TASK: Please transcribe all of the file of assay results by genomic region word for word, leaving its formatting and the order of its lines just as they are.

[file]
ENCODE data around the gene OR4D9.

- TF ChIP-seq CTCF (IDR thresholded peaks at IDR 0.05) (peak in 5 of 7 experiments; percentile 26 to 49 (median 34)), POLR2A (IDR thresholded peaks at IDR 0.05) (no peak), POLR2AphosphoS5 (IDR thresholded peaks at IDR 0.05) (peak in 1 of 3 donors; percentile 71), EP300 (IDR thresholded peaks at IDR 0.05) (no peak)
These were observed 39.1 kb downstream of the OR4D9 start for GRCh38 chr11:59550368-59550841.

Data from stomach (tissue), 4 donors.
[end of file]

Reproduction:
ENCODE data around the gene OR4D9.

- TF ChIP-seq CTCF (IDR thresholded peaks at IDR 0.05) (peak in 5 of 7 experiments; percentile 26 to 49 (median 34)), POLR2A (IDR thresholded peaks at IDR 0.05) (no peak), POLR2AphosphoS5 (IDR thresholded peaks at IDR 0.05) (peak in 1 of 3 donors; percentile 71), EP300 (IDR thresholded peaks at IDR 0.05) (no peak)
These were observed 39.1 kb downstream of the OR4D9 start for GRCh38 chr11:59550368-59550841.

Data from stomach (tissue), 4 donors.